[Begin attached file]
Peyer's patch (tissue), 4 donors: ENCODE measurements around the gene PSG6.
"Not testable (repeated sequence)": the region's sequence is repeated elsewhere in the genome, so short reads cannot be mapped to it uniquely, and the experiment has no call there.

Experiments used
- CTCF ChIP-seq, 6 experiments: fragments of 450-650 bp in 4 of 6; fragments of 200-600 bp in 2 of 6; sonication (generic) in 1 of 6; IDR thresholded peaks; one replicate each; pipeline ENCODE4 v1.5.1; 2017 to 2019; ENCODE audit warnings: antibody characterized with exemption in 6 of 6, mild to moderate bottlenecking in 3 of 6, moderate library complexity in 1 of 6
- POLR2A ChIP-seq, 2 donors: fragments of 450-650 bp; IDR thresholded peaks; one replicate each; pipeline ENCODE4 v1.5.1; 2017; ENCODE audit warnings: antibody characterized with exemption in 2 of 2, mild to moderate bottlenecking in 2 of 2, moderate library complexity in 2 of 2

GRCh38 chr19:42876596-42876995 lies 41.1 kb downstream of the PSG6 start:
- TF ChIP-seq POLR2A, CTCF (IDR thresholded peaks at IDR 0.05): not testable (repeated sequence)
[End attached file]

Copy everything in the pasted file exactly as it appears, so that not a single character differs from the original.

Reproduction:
Peyer's patch (tissue), 4 donors: ENCODE measurements around the gene PSG6.
"Not testable (repeated sequence)": the region's sequence is repeated elsewhere in the genome, so short reads cannot be mapped to it uniquely, and the experiment has no call there.

Experiments used
- CTCF ChIP-seq, 6 experiments: fragments of 450-650 bp in 4 of 6; fragments of 200-600 bp in 2 of 6; sonication (generic) in 1 of 6; IDR thresholded peaks; one replicate each; pipeline ENCODE4 v1.5.1; 2017 to 2019; ENCODE audit warnings: antibody characterized with exemption in 6 of 6, mild to moderate bottlenecking in 3 of 6, moderate library complexity in 1 of 6
- POLR2A ChIP-seq, 2 donors: fragments of 450-650 bp; IDR thresholded peaks; one replicate each; pipeline ENCODE4 v1.5.1; 2017; ENCODE audit warnings: antibody characterized with exemption in 2 of 2, mild to moderate bottlenecking in 2 of 2, moderate library complexity in 2 of 2

GRCh38 chr19:42876596-42876995 lies 41.1 kb downstream of the PSG6 start:
- TF ChIP-seq POLR2A, CTCF (IDR thresholded peaks at IDR 0.05): not testable (repeated sequence)